Postarthroscopic Glenohumeral Chondrolysis Overview
Postarthroscopic glenohumeral chondrolysis is a rare complication that affects the glenohumeral joint that connects the shoulder socket to the ball of the bone on the upper arm. The condition causes the improper function of shoulder movement due to the deterioration of joint cartilage that results and severe complications in a variety of symptoms. Due to malfunction, the harm loses its capacity to move properly because the socket and bone start rubbing together, which destroys bone tissue.
Medical science has yet to determine how to effectively treat the complication nor cure the condition. The rapid deterioration of bone and cartilage tissue usually begins shortly after the patient has undergone arthroscopic surgery. Typically, postarthroscopic glenohumeral chondrolysis patients are young and range between 10 and 40 years of age. The condition is often diagnosed because of its unexplained, deep pain in the shoulder following surgery.
Doctors have made a direct correlation between the delivery of drugs through an intra-articular pain, and the development of chondrolysis after arthroscopic surgery. Many patients suffer a wide range of symptoms associated with the shoulder and its range of motion that usually develops within the first few months after arthroscopy procedures. However, some patients develop symptoms much later, up to one year after surgery. Many individuals who suffer from postarthroscopic glenohumeral chondrolysis never regain full mobility and use of the affected shoulder.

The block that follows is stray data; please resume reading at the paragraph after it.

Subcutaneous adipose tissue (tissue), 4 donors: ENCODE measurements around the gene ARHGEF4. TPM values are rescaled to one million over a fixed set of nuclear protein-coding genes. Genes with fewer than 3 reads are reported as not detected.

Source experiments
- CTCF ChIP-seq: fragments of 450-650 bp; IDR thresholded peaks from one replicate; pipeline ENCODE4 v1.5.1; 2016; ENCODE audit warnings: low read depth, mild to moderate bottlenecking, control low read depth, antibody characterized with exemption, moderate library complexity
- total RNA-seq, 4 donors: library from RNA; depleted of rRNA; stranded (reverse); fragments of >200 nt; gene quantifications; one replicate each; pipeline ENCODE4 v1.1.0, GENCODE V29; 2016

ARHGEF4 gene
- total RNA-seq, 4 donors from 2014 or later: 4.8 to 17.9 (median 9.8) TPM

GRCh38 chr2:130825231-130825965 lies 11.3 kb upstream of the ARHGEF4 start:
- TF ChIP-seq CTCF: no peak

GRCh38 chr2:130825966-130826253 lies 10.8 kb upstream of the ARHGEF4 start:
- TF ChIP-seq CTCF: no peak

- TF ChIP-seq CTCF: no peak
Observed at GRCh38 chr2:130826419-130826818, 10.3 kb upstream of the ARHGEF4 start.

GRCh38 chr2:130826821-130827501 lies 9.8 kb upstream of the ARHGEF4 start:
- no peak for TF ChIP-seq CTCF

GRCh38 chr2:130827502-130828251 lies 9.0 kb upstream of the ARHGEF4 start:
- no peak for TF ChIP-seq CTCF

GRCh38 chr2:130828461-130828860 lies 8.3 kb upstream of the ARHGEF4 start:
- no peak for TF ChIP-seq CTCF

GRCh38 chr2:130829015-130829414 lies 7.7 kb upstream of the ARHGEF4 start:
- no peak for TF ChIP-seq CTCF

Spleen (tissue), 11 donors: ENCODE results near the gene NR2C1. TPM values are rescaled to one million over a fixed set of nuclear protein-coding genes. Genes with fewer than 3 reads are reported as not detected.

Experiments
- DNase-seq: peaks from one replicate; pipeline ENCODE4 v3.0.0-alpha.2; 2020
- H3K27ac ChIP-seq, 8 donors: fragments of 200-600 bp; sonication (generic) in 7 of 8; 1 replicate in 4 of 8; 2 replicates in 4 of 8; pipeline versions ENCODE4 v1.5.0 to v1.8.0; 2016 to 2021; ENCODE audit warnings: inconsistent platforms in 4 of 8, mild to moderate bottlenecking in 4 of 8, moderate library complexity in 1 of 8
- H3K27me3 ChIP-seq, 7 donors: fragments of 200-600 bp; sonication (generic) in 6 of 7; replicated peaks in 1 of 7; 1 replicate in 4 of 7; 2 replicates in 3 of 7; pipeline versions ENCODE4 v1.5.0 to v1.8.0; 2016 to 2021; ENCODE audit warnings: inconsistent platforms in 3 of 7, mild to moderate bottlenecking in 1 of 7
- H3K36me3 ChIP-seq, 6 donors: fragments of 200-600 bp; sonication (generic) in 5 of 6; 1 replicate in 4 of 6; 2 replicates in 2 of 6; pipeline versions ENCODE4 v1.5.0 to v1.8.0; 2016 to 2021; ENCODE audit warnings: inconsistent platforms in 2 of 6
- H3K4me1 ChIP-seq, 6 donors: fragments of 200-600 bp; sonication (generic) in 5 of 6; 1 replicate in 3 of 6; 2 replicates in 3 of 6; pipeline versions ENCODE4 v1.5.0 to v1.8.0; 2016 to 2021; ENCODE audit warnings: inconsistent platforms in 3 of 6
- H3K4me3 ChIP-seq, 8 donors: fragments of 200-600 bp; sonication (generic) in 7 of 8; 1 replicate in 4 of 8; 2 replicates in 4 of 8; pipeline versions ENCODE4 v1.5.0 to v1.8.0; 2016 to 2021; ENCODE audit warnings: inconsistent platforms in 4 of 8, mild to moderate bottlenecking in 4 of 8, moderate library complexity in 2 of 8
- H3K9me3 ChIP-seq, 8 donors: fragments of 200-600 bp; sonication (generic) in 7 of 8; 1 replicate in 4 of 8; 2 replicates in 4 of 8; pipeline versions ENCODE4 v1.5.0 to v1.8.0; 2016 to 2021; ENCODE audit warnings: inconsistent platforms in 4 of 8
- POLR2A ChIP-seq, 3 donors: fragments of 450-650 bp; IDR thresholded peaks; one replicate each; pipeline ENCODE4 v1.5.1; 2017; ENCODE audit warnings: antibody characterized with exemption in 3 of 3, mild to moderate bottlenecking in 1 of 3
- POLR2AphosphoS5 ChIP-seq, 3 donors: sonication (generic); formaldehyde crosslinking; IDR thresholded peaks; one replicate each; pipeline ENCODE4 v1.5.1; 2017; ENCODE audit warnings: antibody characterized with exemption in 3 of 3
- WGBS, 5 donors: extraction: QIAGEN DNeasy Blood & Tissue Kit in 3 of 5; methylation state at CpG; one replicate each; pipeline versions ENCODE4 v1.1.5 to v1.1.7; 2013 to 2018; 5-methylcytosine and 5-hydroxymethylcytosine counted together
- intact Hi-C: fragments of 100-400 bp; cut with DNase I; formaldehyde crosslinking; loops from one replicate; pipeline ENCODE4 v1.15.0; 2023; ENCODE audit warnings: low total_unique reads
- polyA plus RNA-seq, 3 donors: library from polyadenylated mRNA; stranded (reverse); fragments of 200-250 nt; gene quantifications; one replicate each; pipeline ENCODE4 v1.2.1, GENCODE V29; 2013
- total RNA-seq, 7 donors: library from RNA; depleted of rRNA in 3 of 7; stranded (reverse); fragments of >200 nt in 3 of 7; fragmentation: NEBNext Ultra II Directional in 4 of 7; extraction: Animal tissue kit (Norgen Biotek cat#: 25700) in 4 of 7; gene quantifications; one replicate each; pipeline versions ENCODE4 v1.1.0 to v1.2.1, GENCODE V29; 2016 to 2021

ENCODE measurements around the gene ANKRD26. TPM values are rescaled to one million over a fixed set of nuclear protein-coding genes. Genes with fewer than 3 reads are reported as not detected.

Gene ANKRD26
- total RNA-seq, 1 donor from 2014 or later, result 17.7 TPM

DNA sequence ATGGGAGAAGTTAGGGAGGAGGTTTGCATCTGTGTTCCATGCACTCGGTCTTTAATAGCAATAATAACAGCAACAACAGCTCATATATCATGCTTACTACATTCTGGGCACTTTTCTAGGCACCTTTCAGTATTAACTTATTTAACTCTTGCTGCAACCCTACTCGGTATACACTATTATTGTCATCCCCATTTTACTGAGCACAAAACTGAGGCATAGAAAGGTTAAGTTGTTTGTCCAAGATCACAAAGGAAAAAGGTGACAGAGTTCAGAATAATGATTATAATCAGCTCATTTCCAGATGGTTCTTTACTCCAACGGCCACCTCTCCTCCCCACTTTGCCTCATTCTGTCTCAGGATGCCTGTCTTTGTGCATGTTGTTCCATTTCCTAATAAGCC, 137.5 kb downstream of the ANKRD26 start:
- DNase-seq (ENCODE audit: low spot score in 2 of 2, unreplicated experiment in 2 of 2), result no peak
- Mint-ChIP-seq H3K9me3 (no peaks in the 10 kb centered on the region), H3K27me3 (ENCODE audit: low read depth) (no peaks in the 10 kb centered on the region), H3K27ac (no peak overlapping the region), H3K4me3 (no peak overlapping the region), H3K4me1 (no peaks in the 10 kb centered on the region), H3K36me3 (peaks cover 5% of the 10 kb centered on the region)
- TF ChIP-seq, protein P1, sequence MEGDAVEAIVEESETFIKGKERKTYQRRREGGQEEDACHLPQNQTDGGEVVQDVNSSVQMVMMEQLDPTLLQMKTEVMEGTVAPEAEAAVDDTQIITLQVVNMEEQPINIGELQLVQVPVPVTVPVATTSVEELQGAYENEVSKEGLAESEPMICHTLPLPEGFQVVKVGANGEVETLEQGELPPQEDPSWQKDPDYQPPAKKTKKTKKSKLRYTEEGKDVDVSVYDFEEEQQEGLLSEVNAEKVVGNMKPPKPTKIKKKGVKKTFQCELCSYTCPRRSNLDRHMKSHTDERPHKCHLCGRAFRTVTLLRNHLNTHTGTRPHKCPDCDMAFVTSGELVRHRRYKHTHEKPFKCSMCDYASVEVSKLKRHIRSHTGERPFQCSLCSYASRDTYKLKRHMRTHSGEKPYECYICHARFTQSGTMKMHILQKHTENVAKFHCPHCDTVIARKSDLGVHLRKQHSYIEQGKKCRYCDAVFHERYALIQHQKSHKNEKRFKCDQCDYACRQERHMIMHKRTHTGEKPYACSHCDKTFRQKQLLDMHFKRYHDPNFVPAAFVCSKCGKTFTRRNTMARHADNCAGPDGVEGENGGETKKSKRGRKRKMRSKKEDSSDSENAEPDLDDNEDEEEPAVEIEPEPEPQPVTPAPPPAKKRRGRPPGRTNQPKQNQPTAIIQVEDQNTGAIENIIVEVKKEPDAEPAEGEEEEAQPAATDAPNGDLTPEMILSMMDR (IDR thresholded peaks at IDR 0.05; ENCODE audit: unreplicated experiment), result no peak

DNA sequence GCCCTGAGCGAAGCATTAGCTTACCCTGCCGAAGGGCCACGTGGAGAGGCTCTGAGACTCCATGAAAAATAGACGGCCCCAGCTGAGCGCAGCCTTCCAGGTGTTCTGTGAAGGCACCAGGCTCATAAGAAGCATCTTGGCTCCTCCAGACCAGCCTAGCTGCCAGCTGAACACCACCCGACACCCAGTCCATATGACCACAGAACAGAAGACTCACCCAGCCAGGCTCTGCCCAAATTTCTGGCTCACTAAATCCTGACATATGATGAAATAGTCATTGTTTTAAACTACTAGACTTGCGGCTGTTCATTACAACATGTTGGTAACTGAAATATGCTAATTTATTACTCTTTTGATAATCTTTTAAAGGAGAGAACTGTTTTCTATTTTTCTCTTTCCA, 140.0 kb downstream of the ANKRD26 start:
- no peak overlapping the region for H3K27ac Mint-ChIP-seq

Prior to the development of postarthroscopic glenohumeral chondrolysis, every patient underwent a shoulder arthroscopic procedure where the shoulder joint was examined with a miniature camera and attached lighting through a small incision. During the procedure, the doctor might have possibly operated on the shoulder using minimally invasive surgical tools. However, many of the problems were exacerbated if the doctor chose to treat the pain using a disposable pain pump that delivered drugs into the shoulder socket, especially if the medication was administered to the affected area in high dosages.
The condition is progressive, meaning a can worsen significantly over time. The disorder is thought to be life altering because of the associated debilitation of the shoulder and the level of pain experienced by the patient. In addition, the loss of cartilage that was destroyed by the condition is irreversible because new cartilage will never form in the affected area. Usually, the only option for effective treatments to ensure optimal range of motion involves a complete shoulder replacement of the affected joint.
- Who Is at Risk for Postarthroscopic Glenohumeral Chondrolysis?
- Common Symptoms
- Diagnosing Postarthroscopic Glenohumeral Chondrolysis